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- Created on Tuesday, 28 June 2016 12:59
- Hits: 534
Quidditas Creative Art Gallery
Address:88 Railway Parade
Hours: Open Thu-Mon 10am-5pm
Phone: 02 4784 3625
Quidditas is a well turned-out collection of exhibition space, art gallery and shop of exquisite gifts - all rolled into the heritage-listed house and garden on Leura's prestigious Railway Parade. At the turn of the 19th century, Railway Parade was the impressive neighbourhood in Leura. The land was first purchased in late November 1879 and we are uncertain of construction date. However, we do know the elegant Waitangi, as it was named, was built for and used both as a doctor's surgery and the doctor's residence. Today, the owner of Quidditas, with a recent renovation has returned this old home and garden to its original polish and elegant state.
In the Quidditas exhibition room, the focus is upon past and present textiles and cultural artefacts from around the world. With items collected by the owner, a clothing and textile designer, exhibition themes change with some frequency.
The gallery shop is an extension of the exhibitions - clothing, jewellery, and tableware are sourced from around the world and you won't find these and other items outside the doors of Quidditas. Unusual French tableware, with an amusing and functional design, was such a temptation for us. Jewellery or the more common term "bling" are all the rage, but the baubles at Quidditas are beyond extraordinary. Gorgeous crocheted Turkish jewellery exceeds even our jaded expectation.
Elegant handmade scarves by French designer Sophie Digard are hand dyed and in lovely colours: merino, mohair and velvets with unrepeatable patterns and designs. Linens and pillows, painted lampshades, gifts for children, striking wrapping paper and cards. Browsing and shopping requires time.
Finally, Quidditas Gallery is home to the art of Colin Parker, best known for his figurative oils of outback Australia - he captures the red dust harshness and the singular isolation indicative of middle Australia. He is also recognised for his most successful series: Paris In The Snow.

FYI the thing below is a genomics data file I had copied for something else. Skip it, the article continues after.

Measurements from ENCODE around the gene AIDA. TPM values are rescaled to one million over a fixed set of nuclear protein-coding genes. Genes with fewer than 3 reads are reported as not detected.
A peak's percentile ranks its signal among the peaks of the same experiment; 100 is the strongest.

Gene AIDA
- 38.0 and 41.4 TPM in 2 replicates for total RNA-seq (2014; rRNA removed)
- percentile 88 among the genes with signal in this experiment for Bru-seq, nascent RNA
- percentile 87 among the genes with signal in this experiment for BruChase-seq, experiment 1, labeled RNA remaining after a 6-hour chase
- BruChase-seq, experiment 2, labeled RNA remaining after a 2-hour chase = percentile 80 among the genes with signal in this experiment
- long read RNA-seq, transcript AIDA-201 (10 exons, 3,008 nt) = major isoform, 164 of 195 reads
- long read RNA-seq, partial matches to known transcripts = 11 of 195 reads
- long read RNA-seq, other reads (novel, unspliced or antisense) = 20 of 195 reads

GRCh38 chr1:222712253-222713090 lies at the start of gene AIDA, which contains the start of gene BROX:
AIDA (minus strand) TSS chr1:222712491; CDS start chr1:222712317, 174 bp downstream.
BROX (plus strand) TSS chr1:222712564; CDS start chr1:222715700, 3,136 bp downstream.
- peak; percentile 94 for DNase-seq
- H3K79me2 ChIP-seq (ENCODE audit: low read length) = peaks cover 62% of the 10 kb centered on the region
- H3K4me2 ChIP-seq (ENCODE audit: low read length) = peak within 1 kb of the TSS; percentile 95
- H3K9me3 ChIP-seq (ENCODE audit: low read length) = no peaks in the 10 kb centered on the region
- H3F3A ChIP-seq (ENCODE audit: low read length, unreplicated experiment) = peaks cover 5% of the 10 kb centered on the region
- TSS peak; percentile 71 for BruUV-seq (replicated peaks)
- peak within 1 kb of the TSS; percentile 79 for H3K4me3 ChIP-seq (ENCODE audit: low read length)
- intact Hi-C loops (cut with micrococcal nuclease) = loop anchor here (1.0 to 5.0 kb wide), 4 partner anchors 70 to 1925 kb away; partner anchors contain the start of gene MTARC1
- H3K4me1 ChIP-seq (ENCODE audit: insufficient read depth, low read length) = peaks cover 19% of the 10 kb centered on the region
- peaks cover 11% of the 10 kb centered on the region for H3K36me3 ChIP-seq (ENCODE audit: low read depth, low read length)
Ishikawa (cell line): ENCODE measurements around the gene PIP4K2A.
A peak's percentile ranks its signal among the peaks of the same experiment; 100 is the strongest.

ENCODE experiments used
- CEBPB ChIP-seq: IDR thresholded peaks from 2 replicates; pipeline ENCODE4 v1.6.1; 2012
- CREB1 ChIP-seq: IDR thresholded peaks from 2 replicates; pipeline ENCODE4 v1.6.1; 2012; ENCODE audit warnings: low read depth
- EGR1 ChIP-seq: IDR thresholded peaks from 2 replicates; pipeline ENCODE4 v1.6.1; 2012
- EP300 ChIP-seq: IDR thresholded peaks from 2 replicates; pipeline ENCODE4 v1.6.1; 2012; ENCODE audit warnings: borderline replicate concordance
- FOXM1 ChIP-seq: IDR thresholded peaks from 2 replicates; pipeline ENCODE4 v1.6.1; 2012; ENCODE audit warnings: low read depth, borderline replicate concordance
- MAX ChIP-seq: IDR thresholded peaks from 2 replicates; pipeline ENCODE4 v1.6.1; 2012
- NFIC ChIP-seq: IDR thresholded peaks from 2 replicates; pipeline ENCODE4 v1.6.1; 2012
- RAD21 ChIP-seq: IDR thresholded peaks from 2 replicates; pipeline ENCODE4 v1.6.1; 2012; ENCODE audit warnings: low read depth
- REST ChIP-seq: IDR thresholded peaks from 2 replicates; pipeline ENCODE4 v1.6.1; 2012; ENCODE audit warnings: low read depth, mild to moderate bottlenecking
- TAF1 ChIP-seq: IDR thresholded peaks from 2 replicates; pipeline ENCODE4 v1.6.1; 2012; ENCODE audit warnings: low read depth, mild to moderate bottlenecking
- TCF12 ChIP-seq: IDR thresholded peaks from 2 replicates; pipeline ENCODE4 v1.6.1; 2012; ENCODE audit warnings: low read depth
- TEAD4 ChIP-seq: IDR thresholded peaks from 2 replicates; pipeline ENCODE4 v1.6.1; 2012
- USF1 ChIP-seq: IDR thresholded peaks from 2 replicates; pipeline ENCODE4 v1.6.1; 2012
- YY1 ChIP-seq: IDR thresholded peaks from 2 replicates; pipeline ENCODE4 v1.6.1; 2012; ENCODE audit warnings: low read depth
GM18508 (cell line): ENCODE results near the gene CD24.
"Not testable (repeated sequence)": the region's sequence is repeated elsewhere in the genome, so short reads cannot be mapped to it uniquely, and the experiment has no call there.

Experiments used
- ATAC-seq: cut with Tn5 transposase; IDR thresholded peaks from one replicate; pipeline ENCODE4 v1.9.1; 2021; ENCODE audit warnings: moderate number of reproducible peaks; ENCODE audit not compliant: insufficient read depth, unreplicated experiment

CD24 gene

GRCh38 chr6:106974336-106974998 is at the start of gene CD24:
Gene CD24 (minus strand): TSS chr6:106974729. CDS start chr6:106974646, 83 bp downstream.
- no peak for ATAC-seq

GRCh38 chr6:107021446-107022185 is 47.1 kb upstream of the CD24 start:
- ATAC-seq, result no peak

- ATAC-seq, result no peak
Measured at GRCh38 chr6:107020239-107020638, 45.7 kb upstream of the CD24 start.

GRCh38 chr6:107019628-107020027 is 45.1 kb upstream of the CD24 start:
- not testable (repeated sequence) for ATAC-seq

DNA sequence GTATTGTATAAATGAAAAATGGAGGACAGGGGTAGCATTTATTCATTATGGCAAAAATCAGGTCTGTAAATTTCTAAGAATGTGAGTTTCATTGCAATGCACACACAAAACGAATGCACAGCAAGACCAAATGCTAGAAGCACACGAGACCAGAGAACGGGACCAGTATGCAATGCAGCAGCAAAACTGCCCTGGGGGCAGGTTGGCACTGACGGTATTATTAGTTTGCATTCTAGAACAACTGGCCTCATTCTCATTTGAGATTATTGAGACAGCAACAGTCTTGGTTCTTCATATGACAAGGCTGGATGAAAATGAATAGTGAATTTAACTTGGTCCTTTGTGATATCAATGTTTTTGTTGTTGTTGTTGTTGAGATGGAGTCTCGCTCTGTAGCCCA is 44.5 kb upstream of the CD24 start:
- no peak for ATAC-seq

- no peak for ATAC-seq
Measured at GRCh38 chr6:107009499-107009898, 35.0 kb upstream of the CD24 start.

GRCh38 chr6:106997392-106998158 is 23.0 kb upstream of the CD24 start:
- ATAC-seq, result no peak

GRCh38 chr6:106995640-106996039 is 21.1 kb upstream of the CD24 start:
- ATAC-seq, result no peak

- Created on Monday, 06 June 2016 14:03
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The weather was absolutely stunning for several months April and May – gorgeous temperate days but with sufficient rain to fill our waterfalls to overflowing. We had an unending supply of visiting tourists: the Mall was crowded with shoppers; cafes were busy preparing lunch; day-trekkers walk the trails along the escarpment and we came across excited grinning rock climbers practicing early morning rappelling at Sublime Point.
We live in the natural beauty of the Blue Mountains where a thick misty layer appears at dawn, but within minutes the sun dispenses with it – the grandeur of the escarpment now apparent. Assuming the role of ‘tour guide’ to an American guest this week gets us out exploring the natural world surrounding Leura.
Along Cliff Drive, the sandstone walls constantly shift colours. With each imperceptible movement of the early morning sun, surprises unfold. Rust coloured crevices appear where yellow flat sandstone walls had been only moments before.